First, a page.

Budgeting and Community Support
Where are you finding the funds to build
and sustain your programs? What new ways
have you found to cut costs with help from
technology? How are you getting the word out about the
things that are working in your schools and the importance
of technology in your efforts? These were the questions that
formed the foundation of the discussion in the “Budgeting and
Community Support” work group at the SchoolCIO Leadership
Summit. Below are highlights from these conversations.
Get Support from the Local Community
The majority of the attending districts in this group receive their funds from local money, with a smaller
percentage funded by grants, e-rate, and Title I funds. This drove the conversation toward the importance
of building community support and improving “messaging” about the great things schools are doing that
deserve local support through bond and tax initiatives. Here are some highlights:
* Only twenty-eight percent of households have kids in the system, which makes it more difficult
to get buy-in. We take the time to craft quality press releases and find that the local papers are
willing partners who will publish most of what we send them. Sharing the feel-good stories with the
community goes a long way toward building financial support for our technology initiatives.
— Andrew Wallace, director of technology, South Portland Maine Schools
* We just passed the biggest bond ever—without a superintendent. Our district did presentations
throughout the community to various parent groups, municipality board meetings, community-based
groups, etc. that provided information to voters and answered their questions about the bond program
recommended by our bond advisory committee.
—Sean Casey, assistant superintendent, technology, Lake Travis ISD Austin, TX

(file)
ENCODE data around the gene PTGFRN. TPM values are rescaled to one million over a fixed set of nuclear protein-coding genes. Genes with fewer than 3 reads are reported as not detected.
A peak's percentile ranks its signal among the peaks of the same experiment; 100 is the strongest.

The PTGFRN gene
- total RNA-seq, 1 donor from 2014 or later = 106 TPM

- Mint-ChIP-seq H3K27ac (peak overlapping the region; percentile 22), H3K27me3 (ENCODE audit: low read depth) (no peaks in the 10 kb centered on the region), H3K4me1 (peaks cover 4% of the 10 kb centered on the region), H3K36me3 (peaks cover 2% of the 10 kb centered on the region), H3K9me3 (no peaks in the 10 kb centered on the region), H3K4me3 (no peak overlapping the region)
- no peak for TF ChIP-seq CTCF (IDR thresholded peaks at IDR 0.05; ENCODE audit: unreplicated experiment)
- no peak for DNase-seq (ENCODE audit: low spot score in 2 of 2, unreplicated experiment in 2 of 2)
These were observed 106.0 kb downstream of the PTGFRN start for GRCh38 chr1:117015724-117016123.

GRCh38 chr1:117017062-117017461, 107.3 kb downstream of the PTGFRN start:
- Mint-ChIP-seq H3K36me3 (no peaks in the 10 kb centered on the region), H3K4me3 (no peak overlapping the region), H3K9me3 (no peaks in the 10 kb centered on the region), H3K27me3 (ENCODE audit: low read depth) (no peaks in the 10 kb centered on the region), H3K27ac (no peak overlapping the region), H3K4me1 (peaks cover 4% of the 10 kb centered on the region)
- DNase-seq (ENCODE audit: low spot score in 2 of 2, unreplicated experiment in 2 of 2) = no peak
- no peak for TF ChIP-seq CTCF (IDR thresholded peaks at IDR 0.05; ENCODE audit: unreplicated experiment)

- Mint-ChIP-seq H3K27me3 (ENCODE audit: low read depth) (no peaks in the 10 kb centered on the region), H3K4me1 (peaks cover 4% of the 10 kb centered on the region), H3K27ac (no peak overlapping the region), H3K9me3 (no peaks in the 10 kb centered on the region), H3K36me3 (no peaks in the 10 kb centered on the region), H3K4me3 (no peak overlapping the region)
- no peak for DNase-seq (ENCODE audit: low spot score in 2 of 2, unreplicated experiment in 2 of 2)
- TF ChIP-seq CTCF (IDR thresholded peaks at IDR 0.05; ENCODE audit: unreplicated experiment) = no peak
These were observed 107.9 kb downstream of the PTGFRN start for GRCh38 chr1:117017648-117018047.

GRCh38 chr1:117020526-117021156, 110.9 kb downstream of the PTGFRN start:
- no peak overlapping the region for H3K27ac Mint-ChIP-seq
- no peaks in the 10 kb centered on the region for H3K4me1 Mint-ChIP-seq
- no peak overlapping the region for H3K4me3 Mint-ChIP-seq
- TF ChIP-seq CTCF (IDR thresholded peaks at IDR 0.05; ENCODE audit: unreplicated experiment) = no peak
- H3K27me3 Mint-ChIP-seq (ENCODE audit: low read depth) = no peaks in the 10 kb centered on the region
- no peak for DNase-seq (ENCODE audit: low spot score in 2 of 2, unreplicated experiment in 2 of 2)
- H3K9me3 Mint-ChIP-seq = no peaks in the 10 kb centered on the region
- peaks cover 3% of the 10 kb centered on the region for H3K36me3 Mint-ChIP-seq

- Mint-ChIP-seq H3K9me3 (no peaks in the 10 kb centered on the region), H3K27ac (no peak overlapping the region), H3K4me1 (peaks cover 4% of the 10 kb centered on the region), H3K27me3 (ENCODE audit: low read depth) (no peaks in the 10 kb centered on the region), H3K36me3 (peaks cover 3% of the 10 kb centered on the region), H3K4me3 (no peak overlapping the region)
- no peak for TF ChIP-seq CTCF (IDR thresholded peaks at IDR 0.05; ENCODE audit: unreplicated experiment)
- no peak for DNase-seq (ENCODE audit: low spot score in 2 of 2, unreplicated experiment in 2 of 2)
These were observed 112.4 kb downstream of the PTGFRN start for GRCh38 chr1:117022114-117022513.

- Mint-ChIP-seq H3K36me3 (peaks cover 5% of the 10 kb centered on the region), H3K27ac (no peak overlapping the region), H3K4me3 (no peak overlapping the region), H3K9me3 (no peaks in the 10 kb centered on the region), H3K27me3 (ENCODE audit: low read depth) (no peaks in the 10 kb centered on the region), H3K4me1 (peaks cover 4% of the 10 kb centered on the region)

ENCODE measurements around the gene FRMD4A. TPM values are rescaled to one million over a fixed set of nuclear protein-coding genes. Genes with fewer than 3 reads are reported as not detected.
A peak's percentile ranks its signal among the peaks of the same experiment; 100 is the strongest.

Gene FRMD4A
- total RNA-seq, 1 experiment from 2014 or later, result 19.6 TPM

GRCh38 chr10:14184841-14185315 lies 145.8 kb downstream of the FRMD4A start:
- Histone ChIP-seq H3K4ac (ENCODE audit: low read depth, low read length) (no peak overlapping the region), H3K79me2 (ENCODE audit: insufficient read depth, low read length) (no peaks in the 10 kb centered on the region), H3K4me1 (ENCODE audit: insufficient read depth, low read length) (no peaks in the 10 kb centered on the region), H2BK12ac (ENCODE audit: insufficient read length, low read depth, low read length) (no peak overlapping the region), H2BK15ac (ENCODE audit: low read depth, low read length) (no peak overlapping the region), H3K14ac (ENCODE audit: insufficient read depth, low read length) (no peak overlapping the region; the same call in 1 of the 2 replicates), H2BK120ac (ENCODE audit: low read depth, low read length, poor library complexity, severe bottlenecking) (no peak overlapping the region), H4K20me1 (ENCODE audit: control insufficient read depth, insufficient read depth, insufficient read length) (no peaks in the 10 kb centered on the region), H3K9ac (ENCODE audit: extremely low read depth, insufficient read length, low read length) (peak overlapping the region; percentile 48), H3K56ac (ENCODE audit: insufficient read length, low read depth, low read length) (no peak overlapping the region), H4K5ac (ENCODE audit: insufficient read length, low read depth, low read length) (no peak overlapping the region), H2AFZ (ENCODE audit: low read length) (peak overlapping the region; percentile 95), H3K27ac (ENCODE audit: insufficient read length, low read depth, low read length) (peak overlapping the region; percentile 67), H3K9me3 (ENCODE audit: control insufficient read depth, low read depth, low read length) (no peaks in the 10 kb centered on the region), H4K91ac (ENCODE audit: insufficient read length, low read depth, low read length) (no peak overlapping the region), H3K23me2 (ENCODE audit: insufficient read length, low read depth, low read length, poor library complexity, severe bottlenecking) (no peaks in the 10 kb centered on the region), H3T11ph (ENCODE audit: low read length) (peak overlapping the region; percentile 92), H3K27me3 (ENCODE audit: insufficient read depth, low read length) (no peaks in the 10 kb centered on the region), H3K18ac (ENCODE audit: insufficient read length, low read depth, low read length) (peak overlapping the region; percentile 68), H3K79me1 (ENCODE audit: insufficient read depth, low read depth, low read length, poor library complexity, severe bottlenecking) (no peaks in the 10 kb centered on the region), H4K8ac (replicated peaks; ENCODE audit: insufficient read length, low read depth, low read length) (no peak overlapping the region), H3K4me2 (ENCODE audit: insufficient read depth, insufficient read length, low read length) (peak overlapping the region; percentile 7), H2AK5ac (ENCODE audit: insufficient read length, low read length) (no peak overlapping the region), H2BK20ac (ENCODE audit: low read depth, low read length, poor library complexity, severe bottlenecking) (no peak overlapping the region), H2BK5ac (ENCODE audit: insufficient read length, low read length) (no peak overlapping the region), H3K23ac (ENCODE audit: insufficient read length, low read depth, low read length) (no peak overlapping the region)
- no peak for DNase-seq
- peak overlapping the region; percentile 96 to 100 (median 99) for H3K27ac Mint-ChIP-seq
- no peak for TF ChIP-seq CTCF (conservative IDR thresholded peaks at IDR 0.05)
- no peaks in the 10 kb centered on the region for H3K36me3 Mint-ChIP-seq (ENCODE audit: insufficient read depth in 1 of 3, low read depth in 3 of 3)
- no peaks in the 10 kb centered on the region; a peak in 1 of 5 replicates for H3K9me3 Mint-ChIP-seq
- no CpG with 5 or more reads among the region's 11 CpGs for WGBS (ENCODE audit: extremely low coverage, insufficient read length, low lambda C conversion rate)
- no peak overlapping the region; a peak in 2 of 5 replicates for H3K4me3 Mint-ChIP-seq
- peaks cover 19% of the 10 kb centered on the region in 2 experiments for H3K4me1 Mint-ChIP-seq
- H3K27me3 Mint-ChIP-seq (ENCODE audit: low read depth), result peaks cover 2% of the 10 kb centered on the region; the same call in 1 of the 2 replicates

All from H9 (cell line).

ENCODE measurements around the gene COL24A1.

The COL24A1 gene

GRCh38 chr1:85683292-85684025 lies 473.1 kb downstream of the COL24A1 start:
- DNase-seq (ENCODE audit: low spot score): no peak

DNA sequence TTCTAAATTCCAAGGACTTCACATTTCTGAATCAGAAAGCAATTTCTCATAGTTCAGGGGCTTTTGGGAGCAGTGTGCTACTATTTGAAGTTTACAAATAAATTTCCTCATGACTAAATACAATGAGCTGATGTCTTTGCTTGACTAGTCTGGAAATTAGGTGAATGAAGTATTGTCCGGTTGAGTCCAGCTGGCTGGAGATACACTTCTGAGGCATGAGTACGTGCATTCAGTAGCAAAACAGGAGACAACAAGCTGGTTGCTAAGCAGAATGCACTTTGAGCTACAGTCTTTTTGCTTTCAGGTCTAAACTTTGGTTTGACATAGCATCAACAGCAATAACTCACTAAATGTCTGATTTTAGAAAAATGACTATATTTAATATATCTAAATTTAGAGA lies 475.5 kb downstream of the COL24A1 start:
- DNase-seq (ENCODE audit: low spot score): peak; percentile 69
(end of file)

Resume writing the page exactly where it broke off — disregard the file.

Naturally we communicate via our
webpage. We also leverage parent
email from our SIS and have replaced
most paper newsletters with this
medium. Our SIS portal is heavily used
and the need for paper report cards
is diminishing each ranking period.
Annually, we publish a centerfold
insert in a local paper highlighting each
department and school. Typically,
we focus less on technology as a cost
center or department and more on how
technology is embedded in all we do.
We have implemented several major
initiatives focused on communication,
including implementation of a mass
communication system that integrates
phones, email, SMS, and social media
support. We also recently developed a
full-featured mobile app called Judson
ISD Connect!, which allows parents,
students, and the community to have upto-
date information about our schools.
— Steve Young, chief technology officer,
Judson ISD, San Antonio, TX
‘‘Remember to meet parents where they are—through social media, text, and
emails. Be careful to avoid message fatigue.
—Liz Fadil, Vice President of Sales, School Messenger
is a substitute
This has allowed
us to save some
funds. We also
an infant LMS
that can grow
the new system
for the first time
from outside the